I can tell you the day that I felt most alive this year. June 8th. It was a Sunday. I can tell you the moment:
I am untying my shoes, taking off my shorts and t-shirt, setting down my backpack and camera. Making a little pile of simple belongings. I am sitting down on a sun-hot dock and dipping my toes into a lake in Slovenia. A lake surrounded by mountains, filled by run-off water from the Alps, overlooked by Bled Castle, dotted by a tiny island, dotted by a tiny church. This is Lake Bled.
The water is an insane blue. Laffy Taffy blue. Smurfette blue. Virgin Mary blue. None of those is quite it. It’s like I have never seen blue until I’ve seen this water. “Oh, this is blue” blue. The Platonic Form Blue. You think I’m exaggerating.
This is Lake Bled, and I’m tired from walking around it to reach this point. I’m hot, and now I’m in my bathing suit, and now I’m in the water. And it’s sublime. The water is crystal clear and warm on the surface and crisp cool at the depth of my toes. Instantly I’m aware of the blueness and the coolness and the warmth. I’m aware of the mountains and the water, the castle, the sky. I swim out toward the island, and as I leave the shore, staring at the church on the island, I leave the sound of everything except my movements in the water. It’s quiet and warm and cold, bright and clear. It’s perfection in a way I wouldn’t think possible. And I lay on my back in the slick water. I rest in it. Aware that this is a moment. Somehow knowing right then, that this is the moment of my year. Perhaps, one of those moments of my entire life. Eventually I swim back to the dock.
In a year in which I graduated from college, moved home, took trips, held interviews, attended parties, and weddings, ran races, bought things, read things, ate things, thought things, loved things it is this moment that I’m most attached to still.
One of my favorite messages is David Foster Wallace’s “This is Water” 2005 commencement address to Kenyon College. He opens with the story of one fish meeting another and asking, “How’s the water?” The second fish replies, “What the hell is water?” The point is that we don’t recognize what we’re amidst. We have no idea the most obvious, meaningful things because we are busy swimming, and striving, and hating, and worrying.
Wallace ends with the brilliant words, “The capital-T Truth is about life before death… It is about simple awareness – awareness of what is so real and essential, so hidden in plain sight all around us, that we have to keep reminding ourselves, over and over: ‘This is water, this is water.’ It is so unimaginably hard to do this, to stay conscious and alive, day in and day out.”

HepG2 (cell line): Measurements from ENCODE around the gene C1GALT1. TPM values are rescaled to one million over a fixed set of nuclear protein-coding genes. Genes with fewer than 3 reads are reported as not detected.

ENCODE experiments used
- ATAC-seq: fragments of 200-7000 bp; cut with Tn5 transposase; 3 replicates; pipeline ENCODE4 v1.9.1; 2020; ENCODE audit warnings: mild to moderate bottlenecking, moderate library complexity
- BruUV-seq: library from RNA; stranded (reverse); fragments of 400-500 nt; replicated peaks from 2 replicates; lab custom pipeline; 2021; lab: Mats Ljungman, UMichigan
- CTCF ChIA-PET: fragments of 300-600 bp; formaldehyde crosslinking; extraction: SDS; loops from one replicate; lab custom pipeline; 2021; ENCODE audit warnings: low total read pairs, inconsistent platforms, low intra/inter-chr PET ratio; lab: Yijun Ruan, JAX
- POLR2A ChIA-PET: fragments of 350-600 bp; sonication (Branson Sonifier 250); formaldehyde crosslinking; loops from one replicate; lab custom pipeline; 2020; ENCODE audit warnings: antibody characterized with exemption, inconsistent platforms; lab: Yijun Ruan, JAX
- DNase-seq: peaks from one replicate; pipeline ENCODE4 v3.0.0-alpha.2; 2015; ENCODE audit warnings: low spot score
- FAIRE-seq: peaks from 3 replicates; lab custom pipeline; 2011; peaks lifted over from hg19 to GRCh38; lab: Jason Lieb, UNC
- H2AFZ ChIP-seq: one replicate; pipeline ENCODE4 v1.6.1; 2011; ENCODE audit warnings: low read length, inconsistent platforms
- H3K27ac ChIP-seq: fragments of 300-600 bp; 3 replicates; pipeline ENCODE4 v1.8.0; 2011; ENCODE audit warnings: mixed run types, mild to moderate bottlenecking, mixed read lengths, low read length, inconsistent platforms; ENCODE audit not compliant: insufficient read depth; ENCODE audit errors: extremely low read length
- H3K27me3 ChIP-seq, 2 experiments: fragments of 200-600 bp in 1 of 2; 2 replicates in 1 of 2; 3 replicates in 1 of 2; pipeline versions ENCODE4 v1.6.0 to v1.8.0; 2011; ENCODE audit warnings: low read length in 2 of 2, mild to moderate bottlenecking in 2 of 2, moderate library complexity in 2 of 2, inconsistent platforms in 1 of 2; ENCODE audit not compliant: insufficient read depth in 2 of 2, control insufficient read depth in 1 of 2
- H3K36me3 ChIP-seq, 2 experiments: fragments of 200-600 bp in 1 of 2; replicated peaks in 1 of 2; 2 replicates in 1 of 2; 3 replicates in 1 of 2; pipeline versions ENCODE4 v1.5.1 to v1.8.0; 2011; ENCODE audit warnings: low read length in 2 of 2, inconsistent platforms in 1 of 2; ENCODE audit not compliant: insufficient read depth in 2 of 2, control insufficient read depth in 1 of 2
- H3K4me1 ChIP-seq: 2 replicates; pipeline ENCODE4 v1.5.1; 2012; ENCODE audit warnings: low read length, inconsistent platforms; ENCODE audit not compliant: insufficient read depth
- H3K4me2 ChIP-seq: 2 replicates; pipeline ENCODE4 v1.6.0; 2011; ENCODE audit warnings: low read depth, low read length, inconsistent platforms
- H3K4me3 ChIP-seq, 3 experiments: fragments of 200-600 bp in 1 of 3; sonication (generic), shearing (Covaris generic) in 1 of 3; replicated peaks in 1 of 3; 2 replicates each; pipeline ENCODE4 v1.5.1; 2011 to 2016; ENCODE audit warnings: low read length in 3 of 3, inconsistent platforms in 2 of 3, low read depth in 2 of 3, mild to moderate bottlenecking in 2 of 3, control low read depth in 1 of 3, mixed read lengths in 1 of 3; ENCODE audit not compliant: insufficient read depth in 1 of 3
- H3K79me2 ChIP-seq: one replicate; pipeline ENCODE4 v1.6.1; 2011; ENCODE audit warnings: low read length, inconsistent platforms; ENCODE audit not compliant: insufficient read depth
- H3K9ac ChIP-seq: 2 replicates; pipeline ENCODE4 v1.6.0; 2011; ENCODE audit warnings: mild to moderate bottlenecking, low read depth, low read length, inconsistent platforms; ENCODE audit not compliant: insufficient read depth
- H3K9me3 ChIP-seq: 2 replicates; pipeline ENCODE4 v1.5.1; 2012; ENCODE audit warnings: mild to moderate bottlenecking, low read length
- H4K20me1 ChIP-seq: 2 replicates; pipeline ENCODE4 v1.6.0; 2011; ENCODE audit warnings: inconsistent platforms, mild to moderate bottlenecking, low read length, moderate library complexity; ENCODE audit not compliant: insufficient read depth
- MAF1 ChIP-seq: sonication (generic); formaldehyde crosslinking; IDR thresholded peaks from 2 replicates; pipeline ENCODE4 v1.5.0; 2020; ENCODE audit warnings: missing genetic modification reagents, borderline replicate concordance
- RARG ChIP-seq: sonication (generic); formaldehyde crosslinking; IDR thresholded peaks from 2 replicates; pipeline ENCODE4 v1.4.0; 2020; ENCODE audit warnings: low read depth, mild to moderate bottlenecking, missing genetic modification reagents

After June 8th, I tie these words and that experience together. Lake Bled was the literal “this is water” moment. Floating on the blueness was absolute Truth. The Blue in itself was True. There was no thought in that moment, because everything was in that moment. It was life, pure.
Our whole lives tell us to drive. Parents, schools, colleges, boyfriends, girlfriends, spouses, siblings. They tell us to achieve, achieve, achieve. We are supposed to get the job, do the work, make the money, buy the things, give the things, take the things, steer our life, hit the milestones, have all the fun, all the pain, all the accomplishment. It’s supposed to be hard, and we’re supposed to be happy, and we’re supposed to collapse into bed exhausted each night. We live for the boss, or the Internet, the social media, the friends, the church, the kids, the economy. We have responsibilities and grocery lists. We have Facebook notifications and full inboxes. We have text threads and Netflix subscriptions. We have so much, and these are blessings indeed.
After June 8th, I got out of the water, and I went on with life. I did all those things for all those people. I was happy and busy, sometimes overwhelmed, sometimes bored. I thought about jobs and success and appearances. But, I felt most alive, floating, unmoving – just being present. I felt most alive when I thought, “This is water.”
What is life about except life? Shouldn’t we know how we live most alive? What makes us tap into those big Truth moments? Shouldn’t we know what our Blueness is? I want more June 8ths.
I do not want to preach. I do not want to sound superior or debased because I floated in a lake. I do not want to stop doing things, stop achieving or being successful. I do not want to give away all of my possessions, or abandon the digital world. Far from it. But I do want to find other lakes. I do want more floating amidst the swimming. I want a balance of the two, and an awareness of both.
I think we should stop trying so hard. I think we should be. Let’s rest for a minute. A moment. Or let’s try to expand those Blueness moments into minutes, into hours, and days, and months. The poet Rumi writes, “Let the beauty of what you love be what you do.” I want to be in the business of thinking “this is water.” I want to create Blueness. I want to learn how to color.
So, 2014, you put me at the lake. You dipped my toes in the water. You whispered in my temples, “This is water. This is beauty. This is presence.” And, 2015, I do not want to forget it. I want to spread it. I do not want to give up social media, or high-paying jobs, or vacuuming. These things are the real deal, too. I just don’t want to be afraid to float. I don’t want to worry about people saying, “What’s she doing out there?” I want them to join me.
As Tyler Knott Gregson asks, I ask too:
you will not spend
so much time
and trying to keep your
head above the waves
that you forget,
how much you have always
I wish you a new year filled with water and Blueness, with success and striving, treading and swimming and floating. Most though, I wish you peace and wellness. Presence and joy. I wish you lakes and rivers of life.